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Friday, November 21, 2008

Increasing Diversity in the Sciences

“The very large racial Ph.D. gap in the natural sciences is striking when we examine black Ph.D. awards in specific disciplines.” * I am all-too-familiar with this fact. I am the only African-American Ph.D. student in my academic department. That will make me the second African-American to earn a doctorate in Biology from my institution. People spout off statistics all of the time, in fact I heard that on average there are only 10 Black Ph.D.s in Biology a year. That seems low, but the fact is Blacks who obtain doctorate degrees in Science, Technology, Engineering, and Mathematics (STEM) is often a single digit percentage point.
* Quote from the article Doctoral Degree Awards to African Americans Reach Another All-Time High in Journal of Blacks in Higher Education.

Faced with these numbers I am relieved to discover programs that aim to attract and retain more Black students to study math and science. I recently learned about the Benjamin Banneker Institute for Science and Technology. The Institution spearheads a variety of programs with one goal in mind: increase the participation of young people in science and technology. One of their programs is the Decade of Blacks in Science 2007-2017.

(From the website)
The Decade of Blacks in Science is a campaign to mobilize, co-ordinate and coalesce the human and material resources needed to solve the problem of the low level of participation by African Americans in STEM fields.

However, this lack of representation isn’t just a concern of Black Academics. It is on the agenda of the entire scientific community. Universities and Professional Science Organizations alike have committees that are devoted to this very topic – increasing diversity – in the classroom, the laboratory, and the professoriate.

But it all starts with one question. What is going on with the pipeline?
How can we encourage students to major in science in college? How can we encourage them to go to graduate school? Where can we find qualified students to recruit into Ph.D. programs?

First, students of color, and of particular interest to me, Black students need to accept the idea that science is a viable, realistic, and pursuable career and line of study. More and more we realize we need to reach students at younger ages. High school may be too late to cultivate an interest in science – at least it seems so. Second, recruitment strategies may need change. Most doctorate degrees in STEM are obtained at majority institutions, however historically Black institutions produce more students with bachelor degrees who go on to complete Ph.D.s.** HBCUs are essentially preparatory programs for future Black Scientists and Engineers.
** From the article Who Produces Black PhDs? In Inside Higher Ed

I plan to spend some time discussing pipeline and retention of students of color in the sciences at the ScienceOnline09 Conference this January during the Race in science – online and offline Workshop. In the meantime, I encourage you to share with me your thoughts and proposed solutions to this diversity issue.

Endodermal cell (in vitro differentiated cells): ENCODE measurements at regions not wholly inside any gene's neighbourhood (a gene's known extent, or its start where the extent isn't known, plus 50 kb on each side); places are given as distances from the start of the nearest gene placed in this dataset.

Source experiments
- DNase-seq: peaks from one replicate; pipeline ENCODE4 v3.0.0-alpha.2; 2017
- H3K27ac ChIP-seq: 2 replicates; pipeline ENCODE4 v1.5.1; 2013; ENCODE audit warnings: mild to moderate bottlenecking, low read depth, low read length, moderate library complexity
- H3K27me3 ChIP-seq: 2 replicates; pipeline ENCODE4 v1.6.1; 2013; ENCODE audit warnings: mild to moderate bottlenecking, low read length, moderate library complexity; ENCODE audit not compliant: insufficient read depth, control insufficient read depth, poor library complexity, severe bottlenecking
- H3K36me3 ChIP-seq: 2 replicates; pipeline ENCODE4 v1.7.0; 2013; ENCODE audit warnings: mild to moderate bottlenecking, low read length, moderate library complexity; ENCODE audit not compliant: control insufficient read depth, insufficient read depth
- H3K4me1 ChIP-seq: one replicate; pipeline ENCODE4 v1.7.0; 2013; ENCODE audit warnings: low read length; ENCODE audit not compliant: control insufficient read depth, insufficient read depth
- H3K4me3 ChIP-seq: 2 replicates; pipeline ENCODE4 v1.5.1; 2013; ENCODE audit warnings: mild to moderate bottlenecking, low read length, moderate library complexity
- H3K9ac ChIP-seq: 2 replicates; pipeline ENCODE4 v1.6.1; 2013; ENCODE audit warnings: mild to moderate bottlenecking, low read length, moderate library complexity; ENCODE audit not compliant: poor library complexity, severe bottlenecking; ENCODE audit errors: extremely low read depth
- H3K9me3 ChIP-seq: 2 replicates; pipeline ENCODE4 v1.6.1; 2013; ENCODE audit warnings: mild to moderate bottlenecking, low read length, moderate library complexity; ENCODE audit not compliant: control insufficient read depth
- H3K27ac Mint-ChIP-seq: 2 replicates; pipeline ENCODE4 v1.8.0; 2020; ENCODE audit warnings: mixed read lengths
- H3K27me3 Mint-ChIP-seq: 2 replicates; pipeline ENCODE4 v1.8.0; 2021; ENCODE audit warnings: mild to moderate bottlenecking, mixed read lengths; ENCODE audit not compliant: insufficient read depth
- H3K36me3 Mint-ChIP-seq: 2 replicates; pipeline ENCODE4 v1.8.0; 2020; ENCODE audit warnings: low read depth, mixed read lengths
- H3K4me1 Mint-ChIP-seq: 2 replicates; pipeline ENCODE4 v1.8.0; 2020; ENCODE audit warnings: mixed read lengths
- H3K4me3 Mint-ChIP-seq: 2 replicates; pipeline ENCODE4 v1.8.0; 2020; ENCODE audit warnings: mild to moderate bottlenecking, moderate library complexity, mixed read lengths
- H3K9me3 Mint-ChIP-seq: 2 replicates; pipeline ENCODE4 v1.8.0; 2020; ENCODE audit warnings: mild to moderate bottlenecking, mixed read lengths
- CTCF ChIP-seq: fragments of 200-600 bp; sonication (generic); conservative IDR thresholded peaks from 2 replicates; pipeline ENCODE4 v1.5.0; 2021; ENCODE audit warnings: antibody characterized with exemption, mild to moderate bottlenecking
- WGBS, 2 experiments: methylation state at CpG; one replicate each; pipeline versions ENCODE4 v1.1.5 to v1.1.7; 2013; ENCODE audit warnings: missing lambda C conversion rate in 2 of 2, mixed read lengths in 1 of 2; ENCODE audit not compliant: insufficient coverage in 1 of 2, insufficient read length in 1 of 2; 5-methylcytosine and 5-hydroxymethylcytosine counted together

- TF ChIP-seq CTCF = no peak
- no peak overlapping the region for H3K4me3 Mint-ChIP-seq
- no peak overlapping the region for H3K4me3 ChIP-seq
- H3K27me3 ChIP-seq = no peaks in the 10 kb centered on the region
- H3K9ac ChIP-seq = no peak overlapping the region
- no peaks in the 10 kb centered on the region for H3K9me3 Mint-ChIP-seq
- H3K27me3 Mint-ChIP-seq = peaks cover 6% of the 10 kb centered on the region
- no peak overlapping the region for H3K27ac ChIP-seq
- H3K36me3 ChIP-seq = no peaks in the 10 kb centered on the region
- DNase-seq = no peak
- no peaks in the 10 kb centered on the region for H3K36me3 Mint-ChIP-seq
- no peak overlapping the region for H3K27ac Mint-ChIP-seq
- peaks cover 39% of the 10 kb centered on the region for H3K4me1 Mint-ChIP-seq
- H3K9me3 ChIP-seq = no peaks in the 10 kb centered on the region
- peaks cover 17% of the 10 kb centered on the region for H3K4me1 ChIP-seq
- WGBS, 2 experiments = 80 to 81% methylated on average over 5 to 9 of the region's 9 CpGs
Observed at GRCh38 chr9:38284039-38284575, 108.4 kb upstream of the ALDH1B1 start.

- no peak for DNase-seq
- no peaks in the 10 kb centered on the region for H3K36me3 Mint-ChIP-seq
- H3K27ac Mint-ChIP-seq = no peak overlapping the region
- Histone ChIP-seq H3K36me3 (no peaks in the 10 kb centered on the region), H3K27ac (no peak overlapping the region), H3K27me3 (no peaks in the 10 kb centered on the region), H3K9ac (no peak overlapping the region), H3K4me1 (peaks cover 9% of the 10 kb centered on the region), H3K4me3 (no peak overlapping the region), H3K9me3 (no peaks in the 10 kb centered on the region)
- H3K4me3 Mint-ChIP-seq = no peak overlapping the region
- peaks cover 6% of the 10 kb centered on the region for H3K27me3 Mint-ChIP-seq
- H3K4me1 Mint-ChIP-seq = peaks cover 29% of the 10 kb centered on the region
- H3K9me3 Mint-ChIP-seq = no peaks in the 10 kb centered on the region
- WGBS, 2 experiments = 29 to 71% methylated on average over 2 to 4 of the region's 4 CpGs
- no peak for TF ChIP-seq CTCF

Article originally posted at YBPGuide.com

3 comments:

DNLee said...

Check this out.
Engineering's first lady, 2001 Black Engineer of the Year Shirley Ann Jackson, PhD, (and President of Rensselaer Polytechnic Institute in New York) will talk about the energy crisis and how to keep the US competitive by engaging more American students from diverse backgrounds in science and technology careers. Dr. Jackson delivers the Fall lecture November 20 (TODAY) at Chicago's Museum of Science and Industry. The museum’s membership department, in conjunction with Science Chicago and MSI's Black Creativity, sponsors the lecture.

I keep missing these opportunities to hear these great scientists speak in person!

go to http://www.msichicago.org/whats-here/events/members-feature-lecture-with-shirley-ann-jackson-phd/

Miriam Goldstein said...

I've found marine biology/ecology/oceanography (the three fields I spend my time in) to be shockingly un-diverse. There aren't even very many Asian Americans, never mind Latinos or African Americans. (There are a fair amount of international students of various ethnicities, but that's a whole different pipeline.)

A couple reasons that I've run into that might be preventing students of color from going into the sciences are 1) Lack of childhood exposure to nature - I do outreach to tons of urban San Diego kids who have grown up 5 miles from the beach and never visited; 2) Terrible science instruction in the schools that makes biology = memorizing random boring facts; and 3) Not knowing that you get PAID (a pitiful amount to be sure, but still you get paid instead of paying) to do a science PhD.

My school really wants to increase diversity and is sending me to Science Online to learn ways to recruit students of color through the internet. So I'm really looking forward to your panel!

DNLee said...

More info...It came to me from Tomorrow's Professor newsline. here is the link: http://insidehighered.com/news/2008/10/27/mentoring
Where are the Minority PhDs?

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